BRADENTON, Fla. -- Over the span of six innings Thursday afternoon at LECOM Park, the divergent tracks of two rotation hopefuls were plain to see. And when the dust settled on the Orioles’ 5-4 loss to the Pirates, one of the hottest competitions in camp had come more into focus.
On one side was Mike Wright, whose three scoreless innings provided more tangible proof of his rush on the roster. On the other was Yefry Ramirez, whose three-inning stint went differently. Though he struck out six, Ramirez also allowed four runs -- all on solo homers -- to swell his spring ERA to 5.40.
All told, they represented two rotation hopefuls trending in opposite directions.
“There were a couple pitches that felt really, really solid today and I’m excited to continue moving forward,” said Wright. “I feel really good right now, and I hope to keep that rolling and have the best spring possible.”
So far, Wright has done exactly that. The righty has now logged 10 scoreless innings in Grapefruit League play, success he attributes to two factors. One is a confidence level he hasn’t enjoyed “since 2016,” the last year Wright started regularly at the Major League level. The other is a cutter he’s developing in favor of his slider, which Wright threw 31 percent of the time in 2018, per Statcast. Wright began toying with the cutter earlier this spring, at the suggestion of the club’s revamped analytics department.
“It looks like he’s got confidence in his cutter right now and you saw a lot of tough swings, bad swings where it was really moving,” manager Brandon Hyde said. “So I’m hoping it’s giving him confidence. It’s like he’s just continuing to get better every outing as he goes along.”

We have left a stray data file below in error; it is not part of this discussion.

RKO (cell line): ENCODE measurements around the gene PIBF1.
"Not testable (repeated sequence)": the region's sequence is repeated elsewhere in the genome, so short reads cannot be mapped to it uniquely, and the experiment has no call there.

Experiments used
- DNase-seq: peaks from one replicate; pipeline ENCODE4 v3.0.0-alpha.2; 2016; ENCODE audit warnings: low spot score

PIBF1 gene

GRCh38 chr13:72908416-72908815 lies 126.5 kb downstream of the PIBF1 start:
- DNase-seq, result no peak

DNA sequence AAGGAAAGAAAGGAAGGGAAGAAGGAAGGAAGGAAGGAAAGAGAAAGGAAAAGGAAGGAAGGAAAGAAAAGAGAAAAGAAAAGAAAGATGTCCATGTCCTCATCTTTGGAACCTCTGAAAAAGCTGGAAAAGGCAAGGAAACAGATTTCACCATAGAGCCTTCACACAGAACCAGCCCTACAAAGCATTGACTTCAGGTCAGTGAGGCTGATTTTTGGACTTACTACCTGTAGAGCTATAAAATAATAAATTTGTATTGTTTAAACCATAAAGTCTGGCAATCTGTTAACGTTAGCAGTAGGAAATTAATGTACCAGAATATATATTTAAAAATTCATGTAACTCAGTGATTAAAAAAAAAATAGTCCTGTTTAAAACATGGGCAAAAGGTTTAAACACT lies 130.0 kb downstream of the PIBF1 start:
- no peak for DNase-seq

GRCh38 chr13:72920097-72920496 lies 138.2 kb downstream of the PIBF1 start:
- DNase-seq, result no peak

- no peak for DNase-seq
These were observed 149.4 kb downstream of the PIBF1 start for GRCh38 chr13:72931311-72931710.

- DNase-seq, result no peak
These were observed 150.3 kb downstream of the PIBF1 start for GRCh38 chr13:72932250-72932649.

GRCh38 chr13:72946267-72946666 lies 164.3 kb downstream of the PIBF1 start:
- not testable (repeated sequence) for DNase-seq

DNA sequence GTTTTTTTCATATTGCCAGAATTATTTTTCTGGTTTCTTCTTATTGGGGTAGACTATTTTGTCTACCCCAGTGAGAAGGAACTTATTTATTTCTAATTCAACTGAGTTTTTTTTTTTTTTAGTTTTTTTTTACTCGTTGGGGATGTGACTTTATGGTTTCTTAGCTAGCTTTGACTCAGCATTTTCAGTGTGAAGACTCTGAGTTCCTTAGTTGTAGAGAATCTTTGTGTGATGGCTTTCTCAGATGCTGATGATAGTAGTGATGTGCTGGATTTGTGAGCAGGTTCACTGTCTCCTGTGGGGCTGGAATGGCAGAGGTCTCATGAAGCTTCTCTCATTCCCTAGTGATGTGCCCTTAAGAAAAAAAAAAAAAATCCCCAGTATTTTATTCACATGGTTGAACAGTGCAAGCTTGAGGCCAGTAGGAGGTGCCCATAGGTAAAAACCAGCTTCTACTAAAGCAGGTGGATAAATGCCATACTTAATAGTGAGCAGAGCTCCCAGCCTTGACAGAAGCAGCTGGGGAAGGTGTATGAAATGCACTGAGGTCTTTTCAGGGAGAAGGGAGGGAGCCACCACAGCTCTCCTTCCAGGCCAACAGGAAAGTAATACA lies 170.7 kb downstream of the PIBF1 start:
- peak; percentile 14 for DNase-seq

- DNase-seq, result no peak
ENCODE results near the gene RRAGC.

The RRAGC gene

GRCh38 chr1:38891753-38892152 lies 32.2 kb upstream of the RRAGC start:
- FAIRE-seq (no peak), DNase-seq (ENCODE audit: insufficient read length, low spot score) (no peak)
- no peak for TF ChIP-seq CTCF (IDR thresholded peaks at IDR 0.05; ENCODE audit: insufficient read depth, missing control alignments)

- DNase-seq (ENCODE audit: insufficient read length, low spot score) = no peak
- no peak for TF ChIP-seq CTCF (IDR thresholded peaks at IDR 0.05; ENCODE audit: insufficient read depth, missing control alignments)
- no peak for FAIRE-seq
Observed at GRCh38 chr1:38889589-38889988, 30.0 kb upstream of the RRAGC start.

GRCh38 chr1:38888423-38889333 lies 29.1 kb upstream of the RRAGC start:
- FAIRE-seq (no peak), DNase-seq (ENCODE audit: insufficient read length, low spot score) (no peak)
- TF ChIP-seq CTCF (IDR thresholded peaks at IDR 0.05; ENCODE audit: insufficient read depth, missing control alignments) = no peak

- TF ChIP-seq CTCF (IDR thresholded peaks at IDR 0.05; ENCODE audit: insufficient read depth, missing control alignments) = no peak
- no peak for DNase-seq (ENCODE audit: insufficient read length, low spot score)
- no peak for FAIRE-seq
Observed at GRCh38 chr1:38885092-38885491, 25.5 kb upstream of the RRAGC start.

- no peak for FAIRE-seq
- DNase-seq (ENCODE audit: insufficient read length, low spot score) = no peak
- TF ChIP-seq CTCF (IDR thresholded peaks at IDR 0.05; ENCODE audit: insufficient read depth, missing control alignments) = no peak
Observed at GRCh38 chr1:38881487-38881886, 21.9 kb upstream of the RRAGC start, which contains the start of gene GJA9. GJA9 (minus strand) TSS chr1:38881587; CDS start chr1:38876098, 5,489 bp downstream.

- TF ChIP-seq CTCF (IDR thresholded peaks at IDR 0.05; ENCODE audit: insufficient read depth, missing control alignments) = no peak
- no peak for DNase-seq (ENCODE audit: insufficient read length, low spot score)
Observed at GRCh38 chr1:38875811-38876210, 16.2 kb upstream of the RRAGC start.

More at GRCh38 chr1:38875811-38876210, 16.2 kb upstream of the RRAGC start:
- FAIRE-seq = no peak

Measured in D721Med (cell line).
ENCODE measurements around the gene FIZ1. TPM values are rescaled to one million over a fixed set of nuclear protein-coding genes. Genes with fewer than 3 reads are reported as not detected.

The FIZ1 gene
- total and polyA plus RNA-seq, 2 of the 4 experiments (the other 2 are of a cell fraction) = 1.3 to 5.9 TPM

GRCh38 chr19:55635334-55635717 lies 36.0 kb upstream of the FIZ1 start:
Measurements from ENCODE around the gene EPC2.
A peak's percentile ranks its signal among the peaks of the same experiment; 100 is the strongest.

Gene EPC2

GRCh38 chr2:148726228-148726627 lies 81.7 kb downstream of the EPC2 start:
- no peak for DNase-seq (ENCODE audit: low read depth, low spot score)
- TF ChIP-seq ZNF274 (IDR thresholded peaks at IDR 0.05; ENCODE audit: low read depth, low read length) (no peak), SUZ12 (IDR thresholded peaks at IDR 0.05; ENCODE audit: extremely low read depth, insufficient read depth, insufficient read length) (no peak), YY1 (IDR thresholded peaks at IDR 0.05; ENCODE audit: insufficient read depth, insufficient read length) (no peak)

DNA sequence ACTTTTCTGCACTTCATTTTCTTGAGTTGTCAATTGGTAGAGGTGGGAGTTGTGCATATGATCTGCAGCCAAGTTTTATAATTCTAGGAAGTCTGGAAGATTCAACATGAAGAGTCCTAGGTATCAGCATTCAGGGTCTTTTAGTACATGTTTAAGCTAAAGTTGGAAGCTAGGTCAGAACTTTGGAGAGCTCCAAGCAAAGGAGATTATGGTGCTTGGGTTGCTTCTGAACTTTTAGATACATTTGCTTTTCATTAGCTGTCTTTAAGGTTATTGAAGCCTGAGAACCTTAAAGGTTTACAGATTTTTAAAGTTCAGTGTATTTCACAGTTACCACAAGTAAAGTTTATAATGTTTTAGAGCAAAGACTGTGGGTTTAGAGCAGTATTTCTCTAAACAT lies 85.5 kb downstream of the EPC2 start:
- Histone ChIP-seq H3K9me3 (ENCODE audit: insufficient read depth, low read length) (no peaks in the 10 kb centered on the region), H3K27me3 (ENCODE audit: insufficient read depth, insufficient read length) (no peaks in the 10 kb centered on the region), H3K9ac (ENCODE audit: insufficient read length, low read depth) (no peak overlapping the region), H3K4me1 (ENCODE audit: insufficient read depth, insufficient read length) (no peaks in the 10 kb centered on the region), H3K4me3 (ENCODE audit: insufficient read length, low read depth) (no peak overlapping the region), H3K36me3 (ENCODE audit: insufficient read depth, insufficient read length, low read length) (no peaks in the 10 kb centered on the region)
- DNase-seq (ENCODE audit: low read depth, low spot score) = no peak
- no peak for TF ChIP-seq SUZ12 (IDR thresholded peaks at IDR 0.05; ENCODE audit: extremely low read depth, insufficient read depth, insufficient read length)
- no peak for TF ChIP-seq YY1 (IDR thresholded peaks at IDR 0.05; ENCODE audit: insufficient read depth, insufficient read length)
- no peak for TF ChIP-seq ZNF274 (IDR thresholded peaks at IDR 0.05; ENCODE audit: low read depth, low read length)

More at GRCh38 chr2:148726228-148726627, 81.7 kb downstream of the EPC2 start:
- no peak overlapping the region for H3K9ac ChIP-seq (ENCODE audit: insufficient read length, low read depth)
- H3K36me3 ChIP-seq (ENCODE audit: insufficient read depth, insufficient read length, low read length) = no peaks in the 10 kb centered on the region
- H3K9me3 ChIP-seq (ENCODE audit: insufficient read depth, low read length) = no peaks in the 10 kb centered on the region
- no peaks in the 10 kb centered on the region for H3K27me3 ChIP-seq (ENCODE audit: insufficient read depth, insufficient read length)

Though Wright declined to get into specifics of his adjustments, saying, “I don’t want to give anything to hitters that I’m going to face,” he mentioned Minor League pitching coordinator Chris Holt by name as a major influence. Holt’s mandatory spin efficiency seminars have been one of the more visible elements of the Orioles’ new data-driven approach this spring.
“I’m doing things a little different and with a little more conviction behind them because of what the stats say,” Wright said. “They say, 'This is what you got, go out and use it this way.' It’s exciting putting that work in and seeing the results right now.”
The results have been tougher to come by for Ramirez, who entered camp as a favorite to claim a rotation spot based on the 12 starts he made as a rookie last summer. He’s now surrendered five home runs across 10 innings in Grapefruit League play.
“I just thought Yefry got into some predictable counts,” Hyde said. “You just can’t fall behind in the big leagues … To be effective you have to really be able to keep guys off-balance and keep guys off your fastball or off one side of the plate.”
In the end, the Orioles may end up having room in their rotation for both Wright and Ramirez. Two spots will be open should the club fully amend its view of Nate Karns as a reliever, a possibility that’s looking more likely by the day. That would provide an extra opportunity for what’s shaping into a five-man race: besides Wright and Ramirez, David Hess and left-handers John Means and Josh Rogers are getting legitimate looks as well. The O's are also stretching Jimmy Yacabonis out -- mostly on the back fields -- as another option.
But Wright’s situation is the most dire. As the only pitcher in the mix without options, Wright cannot be sent to the Minors without first passing through waivers should he not make the club. The others can be yo-yoed back and forth more or less at the club’s will, and they likely will be at various points this summer. The fallback for Wright is a relief role; he’s pitched to a 5.07 ERA in 67 career appearances out of the ‘pen.